Contrasts to SEC’s ‘Big Two’ put Tennessee in a harsh spotlight

Tennessee was the leader of the pack in the SEC for decades under Summitt. Other programs periodically challenged the Lady Vols for brief periods, but no one could keep up with them.

Summitt announced in 2011 she had early onset-dementia, Alzheimer’s type, and then retired in 2012. Her longtime assistant Warlick, who had been the de-facto head coach in 2011-12, officially took over.

Warlick had a very different personality than Summitt, her friend and former coach (Warlick played at Tennessee from 1976-80). Warlick had to navigate in-house turmoil at Tennessee as the men’s and women’s athletic departments merged, the grief over Summitt’s illness and subsequent death in 2016, and a changing landscape nationally and in the SEC as coach Dawn Staley made South Carolina the league’s top program.

LSU has had success in the past, including five consecutive Final Four appearances from 2004-2008. But the program had fallen away from that peak. Then Kim Mulkey, who coached Baylor to three national championships, took over at LSU in the spring of 2021.

In her second season, Mulkey led LSU to the 2023 NCAA title.

Harper had to deal with comparisons to South Carolina, LSU, every other good program in the country and Tennessee’s legendary past. It was too much.



Gamecocks’ Cardoso drills game-winning triple vs. Lady Vols

Kamilla Cardoso hits her first-ever collegiate 3-pointer in the final second of South Carolina’s 74-73 semifinal win to overcome UT’s vicious comeback.

Tennessee’s 74-73 loss to South Carolina on March 9 probably didn’t change anything about Harper’s fate. The Lady Vols were closer than any team this season to giving the Gamecocks their first loss. But they allowed the game-winning shot to center Kamilla Cardoso, who made the first 3-pointer of her college career.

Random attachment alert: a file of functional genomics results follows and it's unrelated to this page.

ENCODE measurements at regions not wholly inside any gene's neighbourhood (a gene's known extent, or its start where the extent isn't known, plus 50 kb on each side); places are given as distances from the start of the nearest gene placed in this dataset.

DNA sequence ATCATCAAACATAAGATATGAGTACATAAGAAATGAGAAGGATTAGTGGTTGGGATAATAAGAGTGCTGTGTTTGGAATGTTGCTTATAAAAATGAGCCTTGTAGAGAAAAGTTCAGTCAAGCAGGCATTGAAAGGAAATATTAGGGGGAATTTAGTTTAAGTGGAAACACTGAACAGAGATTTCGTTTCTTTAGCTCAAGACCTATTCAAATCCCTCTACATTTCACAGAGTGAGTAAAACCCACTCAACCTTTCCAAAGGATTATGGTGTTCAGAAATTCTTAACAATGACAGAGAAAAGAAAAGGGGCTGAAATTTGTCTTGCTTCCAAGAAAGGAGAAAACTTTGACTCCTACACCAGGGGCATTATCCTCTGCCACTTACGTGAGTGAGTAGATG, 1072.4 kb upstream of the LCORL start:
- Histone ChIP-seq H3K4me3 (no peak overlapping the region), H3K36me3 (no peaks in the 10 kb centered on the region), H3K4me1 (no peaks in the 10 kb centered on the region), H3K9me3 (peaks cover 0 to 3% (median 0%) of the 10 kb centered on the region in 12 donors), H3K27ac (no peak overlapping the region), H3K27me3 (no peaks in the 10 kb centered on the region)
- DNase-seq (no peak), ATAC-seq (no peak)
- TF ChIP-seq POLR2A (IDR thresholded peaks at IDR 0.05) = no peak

It didn’t help Harper that the shot of Cardoso’s banked-in 3 was replayed over and over on television and the Internet, with Tennessee looking confused defensively by not guarding the inbound passer or Cardoso … followed by Harper’s look of sheer anguish on the sideline.

Is it time for Tennessee to move beyond the ‘orange line’?

From Summitt to Warlick to Harper, Tennessee’s coaching has had 50 years of connection. All Tennessee natives. Warlick and Harper played for Summitt. Lady Vols through and through.

The question now: Should Tennessee go another direction for its next head coach?

Kara Lawson, a Lady Vols alum who led the Duke Blue Devils to the Sweet 16 this season, likely came to mind immediately for many as a potential replacement. But does she want to take on the Summitt legacy and expectations, especially since she is building her own thing now at Duke?

Would she be the right fit? Or would Tennessee be best — as painful as it might be to longtime fans — to bring in someone with no connection to the Lady Vols’ past?

Tennessee’s administration must decide. But by firing Harper, they’ve sent a clear message about what the expectations are.